The Maryland Senate agreed Wednesday to consider amending the state constitution to overturn rulings by its highest court on pretrial confinement rather than pursue a costly overhaul of the state’s current system for setting bail.

But opponents warned that the General Assembly was risking a fullblown showdown involving all three branches of government if lawmakers adopt the amendment or otherwise fail to address the concerns raised by the Court of Appeals about the state’s bail-setting procedures.

With less than two weeks before the annual legislative session’s conclusion, Sen. Robert A. Zirkin (D-Baltimore County) proposed a constitutional amendment that would overturn the Court of Appeals’s rulings in DeWolfe v. Richmond, which triggered a sweeping reexamination of pretrial detention in the state.

The high court found that the state’s unusual and duplicative system of using court commissioners to set bail, often without an attorney present, has failed to provide adequate protection of defendants’ legal rights and meant that many people have been held in custody unnecessarily. The court ruled that every defendant, including the poor, is entitled to legal counsel from the earliest court proceedings, including bail hearings. Estimates of the cost to provide such legal counsel at every step, however, have reached $30 million and more.

To address those concerns, Gov. Martin O’Malley (D) and the leadership of the House and the Senate have backed proposed legislation that would create a new pretrial services division in the executive branch that would use statistical analysis to determine whether an arrestee should be confined pending trial or immediately released.

Supporters said the new division — which would start as a pilot program — would replace Maryland’s unusual two-tier system of setting bail that relies on court commissioners and judges and eliminate the need to provide public defenders to indigent defendants at each step of the process.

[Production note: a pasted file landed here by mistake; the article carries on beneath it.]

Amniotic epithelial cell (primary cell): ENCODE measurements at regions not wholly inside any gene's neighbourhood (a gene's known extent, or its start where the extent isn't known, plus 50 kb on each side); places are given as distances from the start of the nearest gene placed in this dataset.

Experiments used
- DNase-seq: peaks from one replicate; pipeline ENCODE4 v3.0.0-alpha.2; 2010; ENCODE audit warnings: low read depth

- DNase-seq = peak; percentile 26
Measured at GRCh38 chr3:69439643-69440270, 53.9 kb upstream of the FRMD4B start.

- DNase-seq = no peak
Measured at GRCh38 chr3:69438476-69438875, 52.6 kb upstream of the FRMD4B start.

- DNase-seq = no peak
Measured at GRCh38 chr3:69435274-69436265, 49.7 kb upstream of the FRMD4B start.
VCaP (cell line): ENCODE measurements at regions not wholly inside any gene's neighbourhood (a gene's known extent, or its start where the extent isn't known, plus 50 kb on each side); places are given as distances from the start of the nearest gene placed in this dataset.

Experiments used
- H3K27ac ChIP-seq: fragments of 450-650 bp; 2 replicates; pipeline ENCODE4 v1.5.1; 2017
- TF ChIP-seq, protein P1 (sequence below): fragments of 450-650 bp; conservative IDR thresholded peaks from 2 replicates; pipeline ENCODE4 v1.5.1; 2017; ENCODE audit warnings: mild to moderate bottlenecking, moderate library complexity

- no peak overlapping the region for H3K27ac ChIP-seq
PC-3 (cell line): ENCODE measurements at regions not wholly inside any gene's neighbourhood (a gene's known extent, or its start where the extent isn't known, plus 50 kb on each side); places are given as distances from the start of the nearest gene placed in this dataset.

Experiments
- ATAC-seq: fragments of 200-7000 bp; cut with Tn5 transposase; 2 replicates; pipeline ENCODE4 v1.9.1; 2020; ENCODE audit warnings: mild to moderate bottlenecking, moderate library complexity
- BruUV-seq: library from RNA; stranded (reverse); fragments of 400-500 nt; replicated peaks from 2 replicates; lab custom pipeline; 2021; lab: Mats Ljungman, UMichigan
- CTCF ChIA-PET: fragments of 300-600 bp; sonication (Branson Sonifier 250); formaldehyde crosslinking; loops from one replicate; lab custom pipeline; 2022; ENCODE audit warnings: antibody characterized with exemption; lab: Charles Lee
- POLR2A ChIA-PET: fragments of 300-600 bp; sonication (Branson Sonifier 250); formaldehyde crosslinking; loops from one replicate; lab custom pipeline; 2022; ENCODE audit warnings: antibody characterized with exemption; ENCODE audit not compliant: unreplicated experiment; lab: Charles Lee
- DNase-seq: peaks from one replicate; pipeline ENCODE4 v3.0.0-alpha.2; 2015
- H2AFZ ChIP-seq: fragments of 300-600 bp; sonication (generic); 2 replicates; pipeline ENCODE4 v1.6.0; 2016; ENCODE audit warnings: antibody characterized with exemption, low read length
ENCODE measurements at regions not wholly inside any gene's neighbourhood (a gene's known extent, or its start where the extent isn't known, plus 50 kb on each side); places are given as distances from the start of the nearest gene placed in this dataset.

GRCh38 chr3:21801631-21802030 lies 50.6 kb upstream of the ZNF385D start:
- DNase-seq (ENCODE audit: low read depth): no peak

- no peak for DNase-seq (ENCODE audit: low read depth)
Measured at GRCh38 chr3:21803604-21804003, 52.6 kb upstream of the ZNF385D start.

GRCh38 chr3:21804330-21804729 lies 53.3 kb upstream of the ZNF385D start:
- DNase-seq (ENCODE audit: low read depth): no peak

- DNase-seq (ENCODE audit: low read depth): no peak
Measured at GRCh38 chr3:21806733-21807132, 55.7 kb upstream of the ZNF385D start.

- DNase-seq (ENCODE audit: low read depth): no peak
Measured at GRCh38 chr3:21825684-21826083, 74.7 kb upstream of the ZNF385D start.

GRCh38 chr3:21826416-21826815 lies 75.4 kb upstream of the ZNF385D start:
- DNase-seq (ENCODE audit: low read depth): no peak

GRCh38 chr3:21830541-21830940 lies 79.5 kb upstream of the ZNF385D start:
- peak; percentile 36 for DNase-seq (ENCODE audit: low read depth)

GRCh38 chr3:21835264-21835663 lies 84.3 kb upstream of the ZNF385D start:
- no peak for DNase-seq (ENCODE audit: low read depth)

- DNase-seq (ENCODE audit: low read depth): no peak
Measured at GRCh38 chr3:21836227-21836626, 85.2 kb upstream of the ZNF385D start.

Sen. Brian E. Frosh (D-Montgomery), who has been leading efforts to craft a solution, argued that the new data-reliant approach would more fairly determine who should be released while also saving the state money compared to other alternatives intended to satisfy the court’s rulings.

“That particular tool has great predictive ability,” Frosh said. He said other jurisdictions that use such an approach, including the District of Columbia and Kentucky, release more people following their arrest and yet also report that fewer of those defendants fail to appear in court later or commit additional offenses while awaiting trial. Instead of releasing only about 44 percent of the state’s nonviolent defendants after their arrest for minor offenses, the new system might likely free about 50 percent, Frosh said.

As amended by the Judicial Proceedings Committee, Frosh’s bill would set up the new pretrial services agency as a pilot program in several counties. It would also require District Courts to operate six days a week instead of five days a week now. Citing administration figures, Frosh said the agency would cost about $16 million a year compared with estimates of as high as $55 million to comply with the DeWolfe v. Richmond rulings.

But Zirkin and other critics challenged the cost estimates, saying they were based on uncertainties and likely too low. They also argued that Frosh’s proposal and the Court of Appeals’ rulings have created an absurdity: in the name of broadening a defendant’s right to a fair bail hearing before a judicial officer with an attorney present, the state is instead considering entrusting those decisions to a computer operated by the executive branch.

“A machine doesn’t trigger the right to counsel?” asked Sen. James Brochin (D-Baltimore County).

Under Maryland’s current system, defendants have a right to appear before a judicial officer — usually a court commissioner — within 24 hours of their arrest. About half are released without having to post a bond. But some 80,000 defendants a year appear before both a District Court commissioner, who are on call at all times, and then a District Court judge for similar proceedings to review the criminal charges and possibly obtain bail.

Zirkin (D-Baltimore County) asked the Senate to suspend procedural rules to introduce the proposed amendment, SB1114, after the usual deadline for introducing new legislation and to send it directly to the Judicial Proceedings Committee for further action.

To amend the state constitution, a measure must pass each chamber of the legislature by a three-fifths majority and then be submitted to voters at the next general election.